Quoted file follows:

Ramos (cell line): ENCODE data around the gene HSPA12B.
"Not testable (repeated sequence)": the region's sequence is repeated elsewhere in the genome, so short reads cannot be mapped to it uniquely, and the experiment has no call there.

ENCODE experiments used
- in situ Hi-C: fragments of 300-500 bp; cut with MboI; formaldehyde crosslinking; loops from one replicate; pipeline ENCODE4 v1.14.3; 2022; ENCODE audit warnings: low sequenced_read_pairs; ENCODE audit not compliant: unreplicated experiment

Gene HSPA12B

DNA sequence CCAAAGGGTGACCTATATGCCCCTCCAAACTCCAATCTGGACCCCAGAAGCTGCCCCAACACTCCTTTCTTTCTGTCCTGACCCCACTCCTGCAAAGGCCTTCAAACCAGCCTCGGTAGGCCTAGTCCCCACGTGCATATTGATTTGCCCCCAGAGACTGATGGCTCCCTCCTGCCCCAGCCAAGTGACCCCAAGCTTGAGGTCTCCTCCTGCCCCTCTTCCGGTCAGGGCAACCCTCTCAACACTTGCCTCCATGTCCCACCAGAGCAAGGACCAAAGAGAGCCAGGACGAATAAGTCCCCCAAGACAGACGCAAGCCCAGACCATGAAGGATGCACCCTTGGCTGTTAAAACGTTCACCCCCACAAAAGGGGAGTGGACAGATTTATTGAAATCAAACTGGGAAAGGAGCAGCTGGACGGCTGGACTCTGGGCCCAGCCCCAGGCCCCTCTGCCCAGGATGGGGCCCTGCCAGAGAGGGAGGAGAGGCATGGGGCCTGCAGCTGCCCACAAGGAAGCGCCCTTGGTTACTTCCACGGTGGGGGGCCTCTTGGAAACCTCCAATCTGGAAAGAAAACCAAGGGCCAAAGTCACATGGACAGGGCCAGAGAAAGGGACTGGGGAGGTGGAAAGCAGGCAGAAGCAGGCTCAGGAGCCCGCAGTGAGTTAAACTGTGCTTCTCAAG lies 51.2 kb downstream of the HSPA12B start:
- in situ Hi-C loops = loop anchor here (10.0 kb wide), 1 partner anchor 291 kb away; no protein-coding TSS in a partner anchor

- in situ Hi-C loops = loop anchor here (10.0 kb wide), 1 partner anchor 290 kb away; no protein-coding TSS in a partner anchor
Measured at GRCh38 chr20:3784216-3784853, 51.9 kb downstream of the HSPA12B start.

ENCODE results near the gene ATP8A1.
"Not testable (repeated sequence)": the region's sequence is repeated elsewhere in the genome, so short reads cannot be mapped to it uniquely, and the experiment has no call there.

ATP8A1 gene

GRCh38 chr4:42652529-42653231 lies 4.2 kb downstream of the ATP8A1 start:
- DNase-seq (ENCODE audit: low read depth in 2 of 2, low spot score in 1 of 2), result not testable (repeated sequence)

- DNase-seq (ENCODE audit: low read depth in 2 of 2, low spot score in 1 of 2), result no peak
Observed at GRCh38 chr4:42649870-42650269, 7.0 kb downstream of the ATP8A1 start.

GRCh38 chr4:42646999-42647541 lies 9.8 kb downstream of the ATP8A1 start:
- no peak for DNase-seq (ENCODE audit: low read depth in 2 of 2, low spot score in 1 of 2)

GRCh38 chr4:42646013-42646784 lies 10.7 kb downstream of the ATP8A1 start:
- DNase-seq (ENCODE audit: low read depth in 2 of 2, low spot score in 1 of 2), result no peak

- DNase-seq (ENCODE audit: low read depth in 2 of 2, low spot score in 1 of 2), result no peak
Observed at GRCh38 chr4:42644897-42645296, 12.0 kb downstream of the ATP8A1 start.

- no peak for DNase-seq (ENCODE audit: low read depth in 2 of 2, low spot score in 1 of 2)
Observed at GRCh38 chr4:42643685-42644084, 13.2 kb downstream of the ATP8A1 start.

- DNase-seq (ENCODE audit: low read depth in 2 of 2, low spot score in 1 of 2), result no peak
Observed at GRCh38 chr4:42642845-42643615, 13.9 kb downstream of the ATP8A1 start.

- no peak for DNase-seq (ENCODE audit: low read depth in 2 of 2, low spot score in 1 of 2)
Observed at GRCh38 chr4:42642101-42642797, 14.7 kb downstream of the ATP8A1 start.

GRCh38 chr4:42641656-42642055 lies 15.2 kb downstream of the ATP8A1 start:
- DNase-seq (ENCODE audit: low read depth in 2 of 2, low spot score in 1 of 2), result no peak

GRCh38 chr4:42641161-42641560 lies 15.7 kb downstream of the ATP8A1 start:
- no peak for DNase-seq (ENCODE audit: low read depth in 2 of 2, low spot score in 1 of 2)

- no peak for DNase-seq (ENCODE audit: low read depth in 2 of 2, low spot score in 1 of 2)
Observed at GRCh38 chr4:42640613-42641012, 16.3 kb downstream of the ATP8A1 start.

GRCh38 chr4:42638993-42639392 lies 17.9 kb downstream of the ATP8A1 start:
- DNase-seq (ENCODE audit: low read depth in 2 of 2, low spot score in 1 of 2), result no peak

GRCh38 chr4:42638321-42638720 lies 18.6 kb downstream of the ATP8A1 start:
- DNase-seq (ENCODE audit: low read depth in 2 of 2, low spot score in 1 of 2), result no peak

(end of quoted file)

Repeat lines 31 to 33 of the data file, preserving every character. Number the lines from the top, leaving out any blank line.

GRCh38 chr4:42641161-42641560 lies 15.7 kb downstream of the ATP8A1 start:
- no peak for DNase-seq (ENCODE audit: low read depth in 2 of 2, low spot score in 1 of 2)

- no peak for DNase-seq (ENCODE audit: low read depth in 2 of 2, low spot score in 1 of 2)